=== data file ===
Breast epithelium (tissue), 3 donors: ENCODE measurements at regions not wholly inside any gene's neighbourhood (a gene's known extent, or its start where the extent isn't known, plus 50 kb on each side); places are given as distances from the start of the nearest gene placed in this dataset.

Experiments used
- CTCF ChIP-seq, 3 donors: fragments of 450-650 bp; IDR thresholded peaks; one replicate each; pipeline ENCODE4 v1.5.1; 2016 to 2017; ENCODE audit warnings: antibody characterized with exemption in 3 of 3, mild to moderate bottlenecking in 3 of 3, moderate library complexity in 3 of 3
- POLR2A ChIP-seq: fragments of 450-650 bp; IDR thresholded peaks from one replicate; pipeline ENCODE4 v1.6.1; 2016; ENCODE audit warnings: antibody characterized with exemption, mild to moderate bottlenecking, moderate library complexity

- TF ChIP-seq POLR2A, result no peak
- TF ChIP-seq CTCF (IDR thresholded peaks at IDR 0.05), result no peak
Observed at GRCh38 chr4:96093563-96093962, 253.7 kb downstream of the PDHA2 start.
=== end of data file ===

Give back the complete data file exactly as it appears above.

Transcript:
Breast epithelium (tissue), 3 donors: ENCODE measurements at regions not wholly inside any gene's neighbourhood (a gene's known extent, or its start where the extent isn't known, plus 50 kb on each side); places are given as distances from the start of the nearest gene placed in this dataset.

Experiments used
- CTCF ChIP-seq, 3 donors: fragments of 450-650 bp; IDR thresholded peaks; one replicate each; pipeline ENCODE4 v1.5.1; 2016 to 2017; ENCODE audit warnings: antibody characterized with exemption in 3 of 3, mild to moderate bottlenecking in 3 of 3, moderate library complexity in 3 of 3
- POLR2A ChIP-seq: fragments of 450-650 bp; IDR thresholded peaks from one replicate; pipeline ENCODE4 v1.6.1; 2016; ENCODE audit warnings: antibody characterized with exemption, mild to moderate bottlenecking, moderate library complexity

- TF ChIP-seq POLR2A, result no peak
- TF ChIP-seq CTCF (IDR thresholded peaks at IDR 0.05), result no peak
Observed at GRCh38 chr4:96093563-96093962, 253.7 kb downstream of the PDHA2 start.